The haunted flow of “Eons & Ions,” while spacious and acid-washed (Sain’s guitar approach could be described as a more brightly bedazzled cousin to Helios Creed’s), maintains its tension via a hounding bass augmented by subtly incessant rhythm guitar and piano lines, “Mammoth Capsule,” even with the album’s most shoegaze-indebted vocal – lovely melody, by the way – traffics in a pounding, curiously goth-shadowed wah-wah psychedelia, the popping drum-led “Loch Ness Square” transits from headlong relentless, the percussion and mutil-tracked electric furiously goading each other along, Luna’s sure, gauzy vocal their guide and referee, to a fraught hiatus, a satori of sorts, then back again, a thing of tumultuous beauty all told.
Trance To The Sun, from the beginning, have been in pursuit of textural – and contextual – solutions to mysteries they themselves create, throwing together with a reckless faith a sorcerer’s stew of their multiple elements and knowing that one day the results will bear extraordinary fruit, gems held in a bothered but exquisite suspension, existing as testament to both a tense harmony and a splendidly controlled chaos. Consequentially, there’s a level of inherent risk-taking that finds the occasional cut or two teetering dangerously close to the brink, their plans so grand the entire enterprise threaten to collapse into discord, the center unable to hold. Tantamount to tightrope walking, it’s the fact they allow themselves to flirt with falling that’s as – if not more – exciting than the fact they never do. While evidence can be cited anywhere in the band’s catalog, it feels ratcheted up on Via Subterranea, repped perhaps most boldly on the lengthy back-to-back tracks “Aviatrix (The Sudden Birds)” and “Where Smoke Blows Across.” Occupying spots seven and eight on a 10-track outing, it’s the point where, should it not have occurred yet, the hard- and long-fought gestation process, Ashkelon being so obsessive about the mix and the master (the material itself having been written since the band reformed to tour it in 2013), makes unquestionable sense.
“Aviatrix (The Sudden Birds),” dense with a lush menace, percussively on edge, the bass’s heavy presence in a league with JJ Burnel, guitars alternately chopping at the body of the song or arcing overhead as if in chase of the title subjects, is already a serviceable epic in no need of further confirmation when, just a tick ahead of the 6-minute mark, it breaks free into a melodic resolution that simply ranks among the most rapturously beautiful I’ve heard. Takes the breath away and one can only imagine the magnitude of a smile that came over its creator’s face when he came upon it. Naught but a moment in a nine-minute piece but it’s those moments, of course, that we live our lives for.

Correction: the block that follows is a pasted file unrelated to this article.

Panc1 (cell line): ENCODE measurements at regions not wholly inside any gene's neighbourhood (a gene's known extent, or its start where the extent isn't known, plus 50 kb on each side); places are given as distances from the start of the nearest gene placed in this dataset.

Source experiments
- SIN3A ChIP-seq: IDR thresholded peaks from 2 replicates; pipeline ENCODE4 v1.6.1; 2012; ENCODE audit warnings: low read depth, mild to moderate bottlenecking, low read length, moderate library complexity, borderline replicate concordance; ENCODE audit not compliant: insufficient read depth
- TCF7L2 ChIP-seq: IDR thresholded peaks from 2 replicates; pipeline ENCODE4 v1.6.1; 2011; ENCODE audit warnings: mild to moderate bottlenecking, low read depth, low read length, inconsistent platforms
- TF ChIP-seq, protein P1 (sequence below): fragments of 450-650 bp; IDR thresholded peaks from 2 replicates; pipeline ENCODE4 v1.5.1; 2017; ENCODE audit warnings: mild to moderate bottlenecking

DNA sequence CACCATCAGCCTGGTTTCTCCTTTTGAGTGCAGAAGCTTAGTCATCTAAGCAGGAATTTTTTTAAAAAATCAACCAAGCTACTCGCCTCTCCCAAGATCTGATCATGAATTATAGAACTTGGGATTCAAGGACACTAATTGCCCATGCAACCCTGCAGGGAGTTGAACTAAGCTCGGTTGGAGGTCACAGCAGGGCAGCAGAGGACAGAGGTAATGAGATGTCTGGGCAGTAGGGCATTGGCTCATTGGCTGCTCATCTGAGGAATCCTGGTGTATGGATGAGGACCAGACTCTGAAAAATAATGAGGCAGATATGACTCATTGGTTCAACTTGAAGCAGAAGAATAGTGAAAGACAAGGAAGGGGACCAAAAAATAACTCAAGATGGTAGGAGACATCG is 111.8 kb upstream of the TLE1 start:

Though more deliberate in its unspooling, initiating at something of a bucolic pace, “Where Smoke Blows Across” is also the more impressionistic, lulling with an understated persistence as it passes through an hypnotic reverby fog that conjures a more refined yet emotionally roiled MBV, a soar of guitars slashing with an increased fury through it’s dovetailed series of movements, vocals hanging djin-like. There are, as the song picks up steam and ghosts, evocations at play, unshakable aural hints of exoticism, from tones of breezy warmth suggesting the dry tropics where the desert meets the ocean to snaking through the market stalls of a Moroccan souk through pounding pursuits down narrow dusty alleyways, arriving finally at a sustained catharsis, cinematic synth chorus on high, every element coalescing with a tapestry-like exactitude. A triumph in every sense and not least because one can almost tangibly feel the beast of multiplicity being tamed in an elegantly unleashed manner.
In the best instances what best defines a band is what challenges them, and while those two central tracks offer widescreen examples of Trance To The Sun’s penchant for tackling the demands of their own immodest, ambitious impulses and wrestling them into a coherent, often glorious submission, the truth is this has always been their way. What surprises here, again, is how they’ve managed to create perhaps the best album of their existence despite the presence of added stressors like a thousand-mile separation and the curse of dodgy masters, which isn’t to mention the unspoken but palpable weight of their own legacy. One can only conclude, then, based on what’s presented here on Via Subterranea, that theirs is the type extravagance that thrives under duress and the provocations of fate. To which we can only say, ‘whatever works.’